As editor of The Dallas Morning News, I worked with Tracey in a number of roles. I recruited him from the Orange County Register for a position in our Mexico City Bureau. At the time, he also was being aggressively recruited by the Los Angeles Times.
While at the paper, Tracey quickly rose to bureau chief in Mexico. In this role, he covered with great skill a Mexican presidential race and number other demanding stories.
When our paper persuaded the Cuban government to grant us a bureau in Havana, Tracey was our first, second and third choice for that job. Both in Mexico and later in Cuba, Tracey established a reputation for cutting edge and non-sensational coverage. His work was courageous and sober. As Mexican bureau chief, I asked him to lead his team and cover the country’s presidential race as aggressively as we would cover a Texas governor’s race. He did so. In Cuba, I asked him to try to capture the essence of the country as it existed and also to give our readers a sense of its post-Castro possibility. He succeeded in this mission.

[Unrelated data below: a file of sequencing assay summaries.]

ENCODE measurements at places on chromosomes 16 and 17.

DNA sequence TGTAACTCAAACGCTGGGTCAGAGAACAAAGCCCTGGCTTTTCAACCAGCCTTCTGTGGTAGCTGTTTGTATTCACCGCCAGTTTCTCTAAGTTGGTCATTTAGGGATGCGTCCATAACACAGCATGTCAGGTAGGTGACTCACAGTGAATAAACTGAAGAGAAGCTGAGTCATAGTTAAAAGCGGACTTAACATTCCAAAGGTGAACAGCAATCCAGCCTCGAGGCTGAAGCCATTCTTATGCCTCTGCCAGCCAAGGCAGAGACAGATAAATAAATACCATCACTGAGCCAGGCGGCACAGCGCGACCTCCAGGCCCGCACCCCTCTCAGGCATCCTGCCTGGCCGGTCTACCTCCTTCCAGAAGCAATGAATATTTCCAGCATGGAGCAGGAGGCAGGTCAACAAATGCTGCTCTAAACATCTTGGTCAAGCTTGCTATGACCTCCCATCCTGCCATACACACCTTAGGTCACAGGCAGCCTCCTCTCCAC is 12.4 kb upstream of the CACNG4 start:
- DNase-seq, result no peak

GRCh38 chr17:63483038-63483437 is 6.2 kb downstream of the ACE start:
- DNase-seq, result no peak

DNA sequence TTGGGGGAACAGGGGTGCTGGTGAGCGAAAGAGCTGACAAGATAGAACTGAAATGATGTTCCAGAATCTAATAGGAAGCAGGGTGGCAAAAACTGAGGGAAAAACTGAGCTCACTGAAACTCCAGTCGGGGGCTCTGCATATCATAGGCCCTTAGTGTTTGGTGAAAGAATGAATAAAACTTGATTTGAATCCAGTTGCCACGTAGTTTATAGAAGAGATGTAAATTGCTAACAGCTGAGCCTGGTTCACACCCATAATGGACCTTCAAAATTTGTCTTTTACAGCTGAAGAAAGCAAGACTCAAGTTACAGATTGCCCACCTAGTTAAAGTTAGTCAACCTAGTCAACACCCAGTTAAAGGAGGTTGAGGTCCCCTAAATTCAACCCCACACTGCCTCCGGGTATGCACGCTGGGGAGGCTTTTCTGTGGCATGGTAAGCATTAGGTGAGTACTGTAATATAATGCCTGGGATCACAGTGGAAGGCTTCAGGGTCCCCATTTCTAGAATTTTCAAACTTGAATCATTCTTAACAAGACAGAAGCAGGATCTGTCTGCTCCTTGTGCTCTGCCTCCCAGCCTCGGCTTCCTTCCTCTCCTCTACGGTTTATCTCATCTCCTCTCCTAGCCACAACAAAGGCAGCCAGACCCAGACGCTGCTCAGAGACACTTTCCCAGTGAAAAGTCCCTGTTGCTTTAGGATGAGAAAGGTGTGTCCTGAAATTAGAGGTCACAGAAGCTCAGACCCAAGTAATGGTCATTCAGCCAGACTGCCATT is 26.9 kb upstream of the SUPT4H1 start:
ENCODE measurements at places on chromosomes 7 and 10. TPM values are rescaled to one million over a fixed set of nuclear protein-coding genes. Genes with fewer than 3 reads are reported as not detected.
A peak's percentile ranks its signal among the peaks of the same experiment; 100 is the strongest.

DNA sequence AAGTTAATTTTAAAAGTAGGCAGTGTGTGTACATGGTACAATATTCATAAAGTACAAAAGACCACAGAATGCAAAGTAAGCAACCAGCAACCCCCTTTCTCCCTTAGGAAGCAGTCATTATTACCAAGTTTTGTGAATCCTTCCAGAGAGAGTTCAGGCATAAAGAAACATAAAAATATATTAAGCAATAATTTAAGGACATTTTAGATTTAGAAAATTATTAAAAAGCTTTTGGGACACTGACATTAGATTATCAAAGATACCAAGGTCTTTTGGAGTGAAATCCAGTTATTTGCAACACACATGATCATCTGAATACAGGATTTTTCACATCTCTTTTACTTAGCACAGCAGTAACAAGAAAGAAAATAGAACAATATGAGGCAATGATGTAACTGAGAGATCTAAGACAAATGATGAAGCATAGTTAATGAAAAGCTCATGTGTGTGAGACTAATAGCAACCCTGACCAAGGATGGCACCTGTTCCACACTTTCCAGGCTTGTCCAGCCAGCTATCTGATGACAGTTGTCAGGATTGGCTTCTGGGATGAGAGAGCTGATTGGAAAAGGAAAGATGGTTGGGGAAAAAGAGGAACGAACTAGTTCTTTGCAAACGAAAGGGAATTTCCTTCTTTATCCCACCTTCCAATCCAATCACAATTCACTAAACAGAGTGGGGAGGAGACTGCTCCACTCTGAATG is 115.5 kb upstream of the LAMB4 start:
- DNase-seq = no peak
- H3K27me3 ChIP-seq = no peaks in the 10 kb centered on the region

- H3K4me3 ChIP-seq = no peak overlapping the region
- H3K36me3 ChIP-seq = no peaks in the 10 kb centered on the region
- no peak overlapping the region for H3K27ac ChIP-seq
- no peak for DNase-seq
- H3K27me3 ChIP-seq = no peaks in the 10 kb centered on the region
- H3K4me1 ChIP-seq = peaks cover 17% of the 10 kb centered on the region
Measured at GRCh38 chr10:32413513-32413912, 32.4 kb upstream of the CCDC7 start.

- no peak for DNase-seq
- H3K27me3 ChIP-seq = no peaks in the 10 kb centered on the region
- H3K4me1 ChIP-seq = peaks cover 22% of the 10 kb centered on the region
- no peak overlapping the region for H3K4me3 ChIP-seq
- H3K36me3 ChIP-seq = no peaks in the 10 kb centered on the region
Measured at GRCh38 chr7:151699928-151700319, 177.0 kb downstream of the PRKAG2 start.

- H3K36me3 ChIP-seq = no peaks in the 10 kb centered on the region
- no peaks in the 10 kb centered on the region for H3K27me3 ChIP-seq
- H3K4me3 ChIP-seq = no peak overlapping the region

In addition to being a first-rate journalist, Tracey was an able administrator. He handled finances responsibly, and also did a good job overseeing other reporters and freelancers under his direction.
I always found Tracey to be an open, straight-forward colleague; someone you could always rely on to do what he said he would do.